Phasing Out Calving Induction
The Australian dairy industry does not support routine calving induction and has committed to phase it out by 1 January 2022.
Calving induction is the induction of parturition (delivery of the calf) before full term.
Routine (non-therapeutic) calving induction is the induction of calving for management purposes, ensuring cows calve in a compact time period in order to maximise pasture availability to the herd. Routine calving induction is often performed on the late calving proportion of the herd.
Therapeutic calving induction is the induction of calving to prevent welfare implications of mismated animals or down cows, as deemed appropriate by a registered veterinarian. Therapeutic induction is not subject to the industry phase out.
Induction of calving may result in:
- A weak calf that needs special care and attention, or in some cases immediate euthanasia.
- An increased risk of mastitis, metabolic diseases, retained membranes and infection for the cow.
Use of induction can be reduced through:
- Improving herd fertility to ensure mating at the best time, reducing the need to use calving induction.
- Moving from seasonal to split calving patterns or year round systems.
If calving induction is practised, it should be performed under veterinary supervision, at or below the within-herd limit set by the Australian Dairy Industry Council (ADIC) for this year.
The phase out will include annual within-herd limits until 1 January 2022, with an assessment of progress at the end of each season. These are:
- 2020 – 6% of a herd
- 2021 – 5% of a herd
- 2022 – No cows to be induced without dispensation
Working on welfare
Dairy Australia has been working with research, development and extension programs and with farmers to reduce the need to use induction on-farm.
Industry programs include:
- The InCalf extension program, developed to help improve herd fertility – speak to your RDP to register your interest in the next InCharge Fertility workshop.
- Managing calving patterns is key for phasing out induction – find more resources on our Managing calving patterns page.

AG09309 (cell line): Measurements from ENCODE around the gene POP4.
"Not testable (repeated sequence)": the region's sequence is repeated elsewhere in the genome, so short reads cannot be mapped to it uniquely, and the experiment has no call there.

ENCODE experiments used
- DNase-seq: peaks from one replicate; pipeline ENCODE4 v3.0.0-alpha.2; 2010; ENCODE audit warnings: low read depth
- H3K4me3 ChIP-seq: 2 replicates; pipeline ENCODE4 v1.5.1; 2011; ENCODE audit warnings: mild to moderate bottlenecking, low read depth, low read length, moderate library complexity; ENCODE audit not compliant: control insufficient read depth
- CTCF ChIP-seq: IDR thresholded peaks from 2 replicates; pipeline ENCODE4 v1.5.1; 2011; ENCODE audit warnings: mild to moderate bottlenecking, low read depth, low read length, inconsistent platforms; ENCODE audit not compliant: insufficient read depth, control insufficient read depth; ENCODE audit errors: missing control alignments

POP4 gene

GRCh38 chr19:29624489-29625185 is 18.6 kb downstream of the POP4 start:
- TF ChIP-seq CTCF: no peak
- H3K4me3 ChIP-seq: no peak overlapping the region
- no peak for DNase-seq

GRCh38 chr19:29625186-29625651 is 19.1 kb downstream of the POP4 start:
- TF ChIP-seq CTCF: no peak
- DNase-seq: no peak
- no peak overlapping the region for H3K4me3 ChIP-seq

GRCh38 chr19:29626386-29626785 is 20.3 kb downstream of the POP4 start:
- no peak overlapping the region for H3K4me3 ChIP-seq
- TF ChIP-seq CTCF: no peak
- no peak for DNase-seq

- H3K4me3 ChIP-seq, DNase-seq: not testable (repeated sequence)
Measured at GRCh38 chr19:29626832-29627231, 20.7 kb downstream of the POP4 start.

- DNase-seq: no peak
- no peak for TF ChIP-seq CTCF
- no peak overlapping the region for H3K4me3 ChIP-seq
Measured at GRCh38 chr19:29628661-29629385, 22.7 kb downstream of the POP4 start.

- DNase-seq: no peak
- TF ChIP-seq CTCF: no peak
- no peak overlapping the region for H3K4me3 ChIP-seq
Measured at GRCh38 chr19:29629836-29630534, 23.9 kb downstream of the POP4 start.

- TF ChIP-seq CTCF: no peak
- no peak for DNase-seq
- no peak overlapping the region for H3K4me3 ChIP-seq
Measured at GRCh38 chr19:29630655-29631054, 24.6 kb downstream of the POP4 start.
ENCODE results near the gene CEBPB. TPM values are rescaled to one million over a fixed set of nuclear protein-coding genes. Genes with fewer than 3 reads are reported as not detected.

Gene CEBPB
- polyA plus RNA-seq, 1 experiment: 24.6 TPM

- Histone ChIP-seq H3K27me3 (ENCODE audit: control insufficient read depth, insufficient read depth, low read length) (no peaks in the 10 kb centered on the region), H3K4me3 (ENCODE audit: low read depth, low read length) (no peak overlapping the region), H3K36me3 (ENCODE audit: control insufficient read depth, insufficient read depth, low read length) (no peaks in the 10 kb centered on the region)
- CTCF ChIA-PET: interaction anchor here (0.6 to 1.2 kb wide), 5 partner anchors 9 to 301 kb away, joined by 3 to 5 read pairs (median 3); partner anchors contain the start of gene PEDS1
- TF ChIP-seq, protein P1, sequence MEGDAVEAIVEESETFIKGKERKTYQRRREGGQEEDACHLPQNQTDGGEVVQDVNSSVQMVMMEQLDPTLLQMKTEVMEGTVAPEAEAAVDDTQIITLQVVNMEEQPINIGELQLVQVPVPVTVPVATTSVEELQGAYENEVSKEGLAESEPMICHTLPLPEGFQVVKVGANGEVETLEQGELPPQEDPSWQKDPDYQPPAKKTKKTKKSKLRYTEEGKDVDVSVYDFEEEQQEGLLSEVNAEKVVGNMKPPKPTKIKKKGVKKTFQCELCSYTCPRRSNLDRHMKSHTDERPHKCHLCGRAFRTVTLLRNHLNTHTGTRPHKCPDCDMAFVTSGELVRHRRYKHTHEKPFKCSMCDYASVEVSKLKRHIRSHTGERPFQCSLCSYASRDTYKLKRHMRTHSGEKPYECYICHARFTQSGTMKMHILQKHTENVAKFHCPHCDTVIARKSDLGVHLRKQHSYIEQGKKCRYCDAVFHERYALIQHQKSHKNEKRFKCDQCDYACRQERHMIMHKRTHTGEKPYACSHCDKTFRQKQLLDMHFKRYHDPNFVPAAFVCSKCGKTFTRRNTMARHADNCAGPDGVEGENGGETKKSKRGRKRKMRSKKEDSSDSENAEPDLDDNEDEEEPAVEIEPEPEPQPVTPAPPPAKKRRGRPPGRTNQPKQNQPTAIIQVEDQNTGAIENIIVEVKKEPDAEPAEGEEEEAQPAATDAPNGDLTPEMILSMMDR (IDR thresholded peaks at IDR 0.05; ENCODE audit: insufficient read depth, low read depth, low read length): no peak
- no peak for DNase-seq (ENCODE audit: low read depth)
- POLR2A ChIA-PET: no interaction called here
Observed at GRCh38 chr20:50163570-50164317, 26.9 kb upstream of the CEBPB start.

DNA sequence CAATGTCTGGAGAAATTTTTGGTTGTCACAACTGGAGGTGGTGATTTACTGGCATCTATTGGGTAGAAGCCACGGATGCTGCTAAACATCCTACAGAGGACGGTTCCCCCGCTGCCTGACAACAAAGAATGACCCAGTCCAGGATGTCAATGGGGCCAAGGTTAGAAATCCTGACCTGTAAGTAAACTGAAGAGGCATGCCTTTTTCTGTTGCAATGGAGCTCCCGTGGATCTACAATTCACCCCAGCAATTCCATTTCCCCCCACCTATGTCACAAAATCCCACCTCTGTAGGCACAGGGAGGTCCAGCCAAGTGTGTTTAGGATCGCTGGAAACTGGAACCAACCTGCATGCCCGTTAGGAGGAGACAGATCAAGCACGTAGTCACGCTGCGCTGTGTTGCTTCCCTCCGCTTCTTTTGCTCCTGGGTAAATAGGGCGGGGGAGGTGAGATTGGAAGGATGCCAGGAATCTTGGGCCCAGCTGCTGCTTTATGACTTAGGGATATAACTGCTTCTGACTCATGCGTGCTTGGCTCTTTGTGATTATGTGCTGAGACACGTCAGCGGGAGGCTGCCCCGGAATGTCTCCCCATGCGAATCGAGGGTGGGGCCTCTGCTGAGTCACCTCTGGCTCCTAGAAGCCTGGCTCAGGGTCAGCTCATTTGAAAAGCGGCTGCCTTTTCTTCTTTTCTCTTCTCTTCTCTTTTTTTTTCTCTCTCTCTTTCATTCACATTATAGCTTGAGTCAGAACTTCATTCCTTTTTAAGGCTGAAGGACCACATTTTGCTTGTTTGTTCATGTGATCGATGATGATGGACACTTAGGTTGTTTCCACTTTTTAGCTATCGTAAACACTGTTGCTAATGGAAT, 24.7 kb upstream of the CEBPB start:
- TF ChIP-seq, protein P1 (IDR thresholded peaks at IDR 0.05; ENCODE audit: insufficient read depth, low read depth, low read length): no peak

- Repro Right adviser training is a course to develop fertility analysis skills in dairy vets and advisers – find out more including a list of advisers.
- Selecting for short gestation and high calving ease bulls in the Good Bulls Guide can help tighten calving periods.
- A policy on calving induction and veterinary guidelines from the Australian Veterinary Association, with their interest group Australian Cattle Veterinarians.
Recording of inductions
As of 2021, all routine calving inductions should now be recorded at the time of induction by the veterinarian, and signed by the dairy farmer. This information is then provided through to the farmer's milk processor (via the secretariat for calving induction). A copy of the form should be provided to the farmer for their QA records.
This process was initiated to allow for:
- Greater transparency to milk processors
- Better data collection on the phase out process
- Greater accountability by the farmers for the inductions.
ADIC Calving induction record form 2021PDF, 7.81 MB
In the case of exceptional circumstances which result in herds requiring induction above industry targets, such as natural disasters or unavoidable animal health events, veterinarians may apply for dispensation on behalf of the farmer.
Applications are reviewed by the Dispensation Panel, which includes representatives from Australian Dairy Farmers, Australian Cattle Veterinarians and Australian Dairy Products Federation, supported by Dairy Australia. These should be submitted two months before the proposed induction start date.
Calving induction dispensation application form 2019DOCX, 229.15 KB
Routine calving induction to be phased out by 2022PDF, 144.02 KB
Routine Calving Induction FAQs 2019 2022PDF, 285.71 KB